We are passionate about knitwear. If you are reading this,  you want to know more so welcome to our world…. 

 

THE STORY OF CASHMERE

Today, cashmere is a generic name given to the hair of the Hircus Capra goat found in Central and Eastern Asia and like other fibres, its softness is measured by the fineness of the hair –its micronage. However, as its name suggests, the history of cashmere originates in the mountainous region of Kashmir where, in the 15th century, the hair from the mountain goats of Ladakh was used to make shawls for the Persian kings. The Himalayan region still produces this fine fibre but the quality is so delicate  that it cannot be used in yarn for knitwear. Rather, it is spun into yarn for careful hand-weaving into the beautiful shawls we know as Shatoosh, Shamina and Pashmina. Although we are straying away from knitwear into the realm of woven cashmere, the story is worth telling…

 

SHATOOSH

Meaning ‘the King of Fine Wools’ in Persian, the Shatoosh shawl was produced from the hair of the Chiru, a Tibetan Antelope living over 5.000m high up in the Himalayas. The fibre was incredibly fine ( between 9-11micron ) and the resulting shawl so delicate that it could pass through a wedding ring, thus the name “Ring Shawl”.

We refer to the Shatoosh in the past tense as, unfortunately, this priceless shawl is no longer commercially available.

As the secret of Shatoosh become known to the West in the 60s and 70s, the increase in demand led to a dramatic over-hunting of the Chiru. Traditionally the goat’s hair was collected during the summer when it moulted but as demand increased, the animals were killed for their hair.  The Chiru’s numbers fell from over a million at the turn of the century to less than 50.000 today and the goat is now classified as an endangered species and commercial trade in the Shatoosh is banned. Those lucky enough to own these incredible shawls treat them as precious heirlooms to pass down the generations…

 

SHAMINA & PASHMINA

Fortunately for us and the Kashmiri artisans weaving these lovely shawls, another species of goat, the Changhthangi or Pashmina, is still found in the Himalayas and is the source of fine cashmere hair. This hair is still so delicate that it can only be hand-woven into shawls by traditional Kashmiri artisans. The finest hair measuring 13micron is used in the Shamina and the rest into Pashmina shawls.

 

OUR CASHMERE

The finest cashmere suitable for knitwear yarn  from the Hircus Carpa goat comes from the desertic plains of Inner Mongolia. Our suppliers select the very finest fibres available to ensure the very best quality. The softness of the fibre varies with the weather and we use fibre measuring between 15.0 – 15.5 micron for our Premium Cashmere 2/36 quality.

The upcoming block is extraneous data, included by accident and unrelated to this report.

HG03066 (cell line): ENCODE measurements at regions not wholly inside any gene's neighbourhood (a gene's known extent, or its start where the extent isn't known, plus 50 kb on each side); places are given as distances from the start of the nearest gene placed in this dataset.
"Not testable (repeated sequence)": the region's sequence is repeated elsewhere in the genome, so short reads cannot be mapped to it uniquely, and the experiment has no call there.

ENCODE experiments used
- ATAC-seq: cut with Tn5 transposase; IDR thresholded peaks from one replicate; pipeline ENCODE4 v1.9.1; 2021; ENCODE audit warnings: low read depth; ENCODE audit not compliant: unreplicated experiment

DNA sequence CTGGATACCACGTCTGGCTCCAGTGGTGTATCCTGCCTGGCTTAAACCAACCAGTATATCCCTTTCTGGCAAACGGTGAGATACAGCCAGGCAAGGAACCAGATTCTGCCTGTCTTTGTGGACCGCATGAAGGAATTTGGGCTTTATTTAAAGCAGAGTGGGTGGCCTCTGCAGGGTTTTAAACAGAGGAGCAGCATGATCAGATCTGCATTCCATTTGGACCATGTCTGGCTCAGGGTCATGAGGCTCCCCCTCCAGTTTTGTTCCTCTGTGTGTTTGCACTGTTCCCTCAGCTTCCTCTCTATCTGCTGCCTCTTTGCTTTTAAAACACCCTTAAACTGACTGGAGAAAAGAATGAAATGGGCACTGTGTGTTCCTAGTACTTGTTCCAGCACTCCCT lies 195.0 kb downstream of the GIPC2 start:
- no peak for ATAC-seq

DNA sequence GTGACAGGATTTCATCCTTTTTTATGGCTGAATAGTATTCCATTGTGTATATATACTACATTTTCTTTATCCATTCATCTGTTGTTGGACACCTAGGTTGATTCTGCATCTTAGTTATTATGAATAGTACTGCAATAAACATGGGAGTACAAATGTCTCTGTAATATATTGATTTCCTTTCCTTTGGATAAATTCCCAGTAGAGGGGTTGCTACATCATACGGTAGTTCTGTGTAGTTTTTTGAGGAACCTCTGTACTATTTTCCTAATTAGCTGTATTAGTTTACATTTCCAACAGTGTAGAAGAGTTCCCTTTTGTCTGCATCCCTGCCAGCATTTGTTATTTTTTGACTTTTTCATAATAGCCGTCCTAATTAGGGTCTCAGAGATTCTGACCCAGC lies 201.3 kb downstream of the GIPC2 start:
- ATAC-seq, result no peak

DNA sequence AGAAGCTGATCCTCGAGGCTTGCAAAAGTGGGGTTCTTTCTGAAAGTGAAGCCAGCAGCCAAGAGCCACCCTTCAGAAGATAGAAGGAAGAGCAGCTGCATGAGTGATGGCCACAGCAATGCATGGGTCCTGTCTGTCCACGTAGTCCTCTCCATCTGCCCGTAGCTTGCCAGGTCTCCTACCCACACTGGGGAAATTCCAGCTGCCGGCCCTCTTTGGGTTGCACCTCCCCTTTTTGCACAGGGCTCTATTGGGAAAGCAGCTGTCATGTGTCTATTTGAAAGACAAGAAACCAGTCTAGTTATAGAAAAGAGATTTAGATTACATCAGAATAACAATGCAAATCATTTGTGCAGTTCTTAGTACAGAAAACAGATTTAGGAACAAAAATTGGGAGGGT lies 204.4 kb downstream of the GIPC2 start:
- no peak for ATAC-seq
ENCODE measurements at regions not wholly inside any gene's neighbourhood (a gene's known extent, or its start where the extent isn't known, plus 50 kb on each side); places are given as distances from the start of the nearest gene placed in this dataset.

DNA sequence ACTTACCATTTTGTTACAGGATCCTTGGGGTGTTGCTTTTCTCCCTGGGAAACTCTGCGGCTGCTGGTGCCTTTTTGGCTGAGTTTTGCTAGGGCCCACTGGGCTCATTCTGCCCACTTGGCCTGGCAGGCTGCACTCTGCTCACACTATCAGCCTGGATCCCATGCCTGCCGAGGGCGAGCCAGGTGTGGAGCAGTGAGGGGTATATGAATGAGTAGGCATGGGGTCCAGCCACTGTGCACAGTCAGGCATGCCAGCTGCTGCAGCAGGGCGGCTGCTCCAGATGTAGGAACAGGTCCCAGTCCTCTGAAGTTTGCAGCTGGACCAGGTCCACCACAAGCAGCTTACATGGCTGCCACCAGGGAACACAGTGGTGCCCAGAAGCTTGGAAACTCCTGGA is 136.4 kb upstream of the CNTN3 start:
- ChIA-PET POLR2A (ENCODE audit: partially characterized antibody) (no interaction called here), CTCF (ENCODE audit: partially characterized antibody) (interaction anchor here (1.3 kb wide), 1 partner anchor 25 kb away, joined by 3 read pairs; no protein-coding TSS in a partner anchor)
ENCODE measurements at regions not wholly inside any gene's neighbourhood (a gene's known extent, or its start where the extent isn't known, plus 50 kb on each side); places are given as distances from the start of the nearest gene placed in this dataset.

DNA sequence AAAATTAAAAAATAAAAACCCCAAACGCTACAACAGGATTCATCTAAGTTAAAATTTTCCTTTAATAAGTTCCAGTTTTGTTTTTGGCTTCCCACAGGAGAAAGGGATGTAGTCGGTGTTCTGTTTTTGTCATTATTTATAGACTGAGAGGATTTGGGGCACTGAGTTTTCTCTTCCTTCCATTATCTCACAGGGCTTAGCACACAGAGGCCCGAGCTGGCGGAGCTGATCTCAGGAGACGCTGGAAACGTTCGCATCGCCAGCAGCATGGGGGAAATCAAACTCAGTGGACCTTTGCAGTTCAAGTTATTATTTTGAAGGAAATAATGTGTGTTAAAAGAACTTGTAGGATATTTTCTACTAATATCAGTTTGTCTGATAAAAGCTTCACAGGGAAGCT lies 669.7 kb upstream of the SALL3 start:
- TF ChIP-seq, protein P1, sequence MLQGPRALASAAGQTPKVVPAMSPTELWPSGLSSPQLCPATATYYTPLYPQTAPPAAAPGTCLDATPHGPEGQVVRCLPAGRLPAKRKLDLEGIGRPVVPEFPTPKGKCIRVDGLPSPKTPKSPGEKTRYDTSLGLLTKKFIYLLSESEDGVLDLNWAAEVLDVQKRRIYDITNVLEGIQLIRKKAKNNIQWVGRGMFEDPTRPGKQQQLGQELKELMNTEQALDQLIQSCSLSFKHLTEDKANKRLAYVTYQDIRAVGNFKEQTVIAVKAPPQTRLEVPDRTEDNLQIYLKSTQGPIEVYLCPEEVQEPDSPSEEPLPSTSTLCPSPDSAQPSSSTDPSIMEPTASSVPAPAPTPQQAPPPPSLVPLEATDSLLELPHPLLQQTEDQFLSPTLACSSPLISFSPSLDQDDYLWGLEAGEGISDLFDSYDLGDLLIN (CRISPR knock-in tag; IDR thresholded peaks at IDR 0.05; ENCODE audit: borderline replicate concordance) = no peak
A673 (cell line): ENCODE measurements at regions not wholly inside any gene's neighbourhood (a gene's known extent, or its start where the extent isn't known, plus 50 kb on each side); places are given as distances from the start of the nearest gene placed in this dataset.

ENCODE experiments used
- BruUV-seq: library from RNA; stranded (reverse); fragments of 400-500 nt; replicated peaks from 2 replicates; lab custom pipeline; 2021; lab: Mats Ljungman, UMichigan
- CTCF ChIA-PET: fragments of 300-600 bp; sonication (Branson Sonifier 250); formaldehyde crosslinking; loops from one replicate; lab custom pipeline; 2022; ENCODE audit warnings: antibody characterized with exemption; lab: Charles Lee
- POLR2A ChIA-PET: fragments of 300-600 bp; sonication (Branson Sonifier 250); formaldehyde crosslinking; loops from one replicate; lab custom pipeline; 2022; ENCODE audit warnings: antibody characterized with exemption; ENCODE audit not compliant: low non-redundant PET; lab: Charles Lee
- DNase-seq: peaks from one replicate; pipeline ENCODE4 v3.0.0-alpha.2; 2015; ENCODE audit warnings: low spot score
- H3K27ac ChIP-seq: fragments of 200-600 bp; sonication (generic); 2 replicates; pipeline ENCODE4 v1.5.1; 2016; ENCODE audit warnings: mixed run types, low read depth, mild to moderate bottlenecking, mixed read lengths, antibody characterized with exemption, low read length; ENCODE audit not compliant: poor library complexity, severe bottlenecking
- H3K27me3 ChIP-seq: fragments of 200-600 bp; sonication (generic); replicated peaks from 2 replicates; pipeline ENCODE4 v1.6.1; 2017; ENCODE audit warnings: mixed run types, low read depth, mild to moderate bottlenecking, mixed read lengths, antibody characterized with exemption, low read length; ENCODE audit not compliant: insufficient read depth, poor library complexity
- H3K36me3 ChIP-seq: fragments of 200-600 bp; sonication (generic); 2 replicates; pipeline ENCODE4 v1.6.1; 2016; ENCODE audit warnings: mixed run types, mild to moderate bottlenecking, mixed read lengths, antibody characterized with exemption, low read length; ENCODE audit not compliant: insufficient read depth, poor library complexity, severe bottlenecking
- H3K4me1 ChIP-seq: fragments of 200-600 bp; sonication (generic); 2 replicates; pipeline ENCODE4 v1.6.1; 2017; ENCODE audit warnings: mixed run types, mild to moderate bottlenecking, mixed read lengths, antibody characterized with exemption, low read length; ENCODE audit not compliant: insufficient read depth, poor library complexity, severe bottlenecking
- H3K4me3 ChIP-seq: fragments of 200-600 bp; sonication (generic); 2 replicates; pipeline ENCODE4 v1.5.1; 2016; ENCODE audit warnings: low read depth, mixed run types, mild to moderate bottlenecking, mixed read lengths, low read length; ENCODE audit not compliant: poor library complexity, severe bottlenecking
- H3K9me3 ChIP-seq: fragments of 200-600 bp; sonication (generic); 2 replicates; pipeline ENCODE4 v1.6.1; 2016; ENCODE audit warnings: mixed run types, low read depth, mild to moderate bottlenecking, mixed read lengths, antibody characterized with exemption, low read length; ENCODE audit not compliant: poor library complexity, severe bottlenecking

YARN COUNT

The count of a yarn tells you how thin it is. A 36nm count means that 1 kg of yarn will be 36km long. The higher the count, the finer is the yarn and the better the quality as finer yarns require higher quality raw materials to be spun. A 2/36nm count indicates that the yarn consists of 2 yarns of 36nm twisted together – commonly referred to as a 2-PLY yarn.

We use cashmere in 2/36 and 2/28 counts. However, for our  Ultrafine Cashmere/Silk and Ultrafine Merinos 180s we use a 3/80nm yarn which is 3-PLY of an exceptionally fine yarn.

 

GAUGE

Gauges indicate how thick (or fine) your sweater is knitted - it is the number of needles per inch on the knitting machine. A 3gg machine has 3 needles per inch ( a heavy sweater) and a 16gg machine has 16 needles per inch ( a fine sweater). We have machines from 3gg to 18gg so we can knit many different weights of sweaters.

Our Premium Cashmere quality uses a 2/36nm yarn on a 14gg ( 2 PLY). On the other extreme, our chunky cabled CARTER style is knitted on 3gg using 6 yarns of 2/28nm yarn (12 PLY).

 We indicate count, ply and gauge on our product descriptions for your interest.

 

PILLING

Pilling is the formation of little balls of fibre on the surface of your sweater after use. All sweaters made from natural fibres will eventually pill as rubbing raises the fibres and they tangle together forming the balls. It is not, in itself, a sign of poor quality. However, the quality of the raw material used and the density of the knitting will influence the speed and amount of pilling and well-made sweaters will not pill as easily.

Unfortunately, most people associate the softness of a cashmere sweater with quality. This is not the case as it is easy to knit loosely and over-wash a garment to give a soft handle but with reduced longevity and a greater tendency to pill.

At Atelier Inam, we knit our garments tighter using finer yarns for a fabric which is denser, yet remains light.

And when your garments do show signs of pilling, you can clean them using a cashmere comb.